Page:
David Cameron and Ed Miliband began to draw their lines over the NHS ahead of the General Election as they squared off over the NHS after the recent rash of hospitals declaring major incidents.
Mr Miliband accused the Prime Minister of "blaming the patients" for the pressure facing struggling accident and emergency (A&E) departments and claimed the health service was in "crisis".
Mr Cameron turned his fire on the Labour leader, claiming he had talked of "weaponising" the NHS in a "disgusting" attempt to make political capital from its strains.
In bad-tempered exchanges at Prime Minister's Questions, Mr Miliband replied:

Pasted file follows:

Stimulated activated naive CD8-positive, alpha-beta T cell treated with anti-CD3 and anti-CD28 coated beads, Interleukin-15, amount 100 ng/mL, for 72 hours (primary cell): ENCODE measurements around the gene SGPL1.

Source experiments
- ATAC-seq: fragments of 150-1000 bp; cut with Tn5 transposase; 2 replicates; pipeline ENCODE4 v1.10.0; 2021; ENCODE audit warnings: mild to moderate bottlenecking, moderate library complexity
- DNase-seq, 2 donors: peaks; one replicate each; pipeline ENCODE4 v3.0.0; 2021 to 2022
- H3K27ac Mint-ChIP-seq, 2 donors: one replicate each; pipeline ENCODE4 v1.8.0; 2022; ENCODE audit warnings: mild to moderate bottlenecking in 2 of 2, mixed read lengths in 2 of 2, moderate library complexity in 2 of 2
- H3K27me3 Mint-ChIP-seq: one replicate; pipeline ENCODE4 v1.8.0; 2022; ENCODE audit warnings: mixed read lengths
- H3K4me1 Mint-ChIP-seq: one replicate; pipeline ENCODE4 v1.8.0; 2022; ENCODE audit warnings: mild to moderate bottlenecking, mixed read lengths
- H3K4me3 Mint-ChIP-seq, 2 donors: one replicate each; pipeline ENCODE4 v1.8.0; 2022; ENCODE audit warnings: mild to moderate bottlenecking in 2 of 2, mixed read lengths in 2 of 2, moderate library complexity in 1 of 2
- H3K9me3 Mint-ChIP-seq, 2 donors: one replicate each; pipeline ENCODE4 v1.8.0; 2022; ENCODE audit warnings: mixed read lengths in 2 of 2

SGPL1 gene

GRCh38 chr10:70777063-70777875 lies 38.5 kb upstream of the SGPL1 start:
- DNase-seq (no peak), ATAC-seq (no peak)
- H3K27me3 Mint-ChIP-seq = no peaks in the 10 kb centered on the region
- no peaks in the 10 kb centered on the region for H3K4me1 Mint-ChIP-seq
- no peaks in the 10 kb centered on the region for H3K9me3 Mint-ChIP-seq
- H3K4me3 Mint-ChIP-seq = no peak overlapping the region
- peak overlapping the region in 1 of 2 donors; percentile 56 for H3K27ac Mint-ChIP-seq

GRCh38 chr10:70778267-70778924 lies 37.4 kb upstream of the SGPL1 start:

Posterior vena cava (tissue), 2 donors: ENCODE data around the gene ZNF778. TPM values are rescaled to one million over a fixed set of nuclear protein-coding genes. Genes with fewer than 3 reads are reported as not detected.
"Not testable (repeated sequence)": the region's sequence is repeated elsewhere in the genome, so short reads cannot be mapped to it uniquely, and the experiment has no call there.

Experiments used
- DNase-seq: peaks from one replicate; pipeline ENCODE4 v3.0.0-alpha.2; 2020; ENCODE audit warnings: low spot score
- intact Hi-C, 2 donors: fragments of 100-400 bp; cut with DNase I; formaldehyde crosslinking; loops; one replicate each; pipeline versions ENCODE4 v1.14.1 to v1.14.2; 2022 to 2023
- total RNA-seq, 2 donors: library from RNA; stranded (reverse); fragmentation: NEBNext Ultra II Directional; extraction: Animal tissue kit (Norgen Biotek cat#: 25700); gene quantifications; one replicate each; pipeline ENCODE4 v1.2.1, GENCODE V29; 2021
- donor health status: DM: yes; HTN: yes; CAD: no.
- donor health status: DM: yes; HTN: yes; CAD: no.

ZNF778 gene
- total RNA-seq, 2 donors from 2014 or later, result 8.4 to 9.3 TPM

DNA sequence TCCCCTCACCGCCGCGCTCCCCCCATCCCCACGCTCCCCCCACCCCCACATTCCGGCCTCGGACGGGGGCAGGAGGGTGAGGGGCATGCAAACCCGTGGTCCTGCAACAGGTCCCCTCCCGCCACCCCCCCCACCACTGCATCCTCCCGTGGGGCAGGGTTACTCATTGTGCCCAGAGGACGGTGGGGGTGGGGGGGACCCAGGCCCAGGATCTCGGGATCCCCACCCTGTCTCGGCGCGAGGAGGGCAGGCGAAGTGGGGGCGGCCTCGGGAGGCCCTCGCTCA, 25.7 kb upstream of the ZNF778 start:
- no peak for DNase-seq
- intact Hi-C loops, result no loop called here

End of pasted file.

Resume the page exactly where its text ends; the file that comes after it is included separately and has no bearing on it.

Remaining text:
I'll tell you what's disgusting - it's a Prime Minister who said people could put their trust in him on the NHS.
You have betrayed that trust. You are in denial about the crisis in the NHS. This is a crisis on your watch as a result of your decisions.
That is why people know if they want to get rid of the crisis in the NHS they have to get rid of this Prime Minister.
Mr Cameron hit back, telling MPs: "If ever you wanted proof (Labour) want to use this issue as a political football you have just seen it."
Ed Miliband wants former nursing staff to be drafted in as part of a new five-point plan to ease the burden on accident and emergency.
Hospitals are saying there simply are not enough beds and trained medical staff for sick patients who need to be admitted.
With A&E waiting times slumping to their worst in 10 years, did your hospital make it on to the worst 10 list?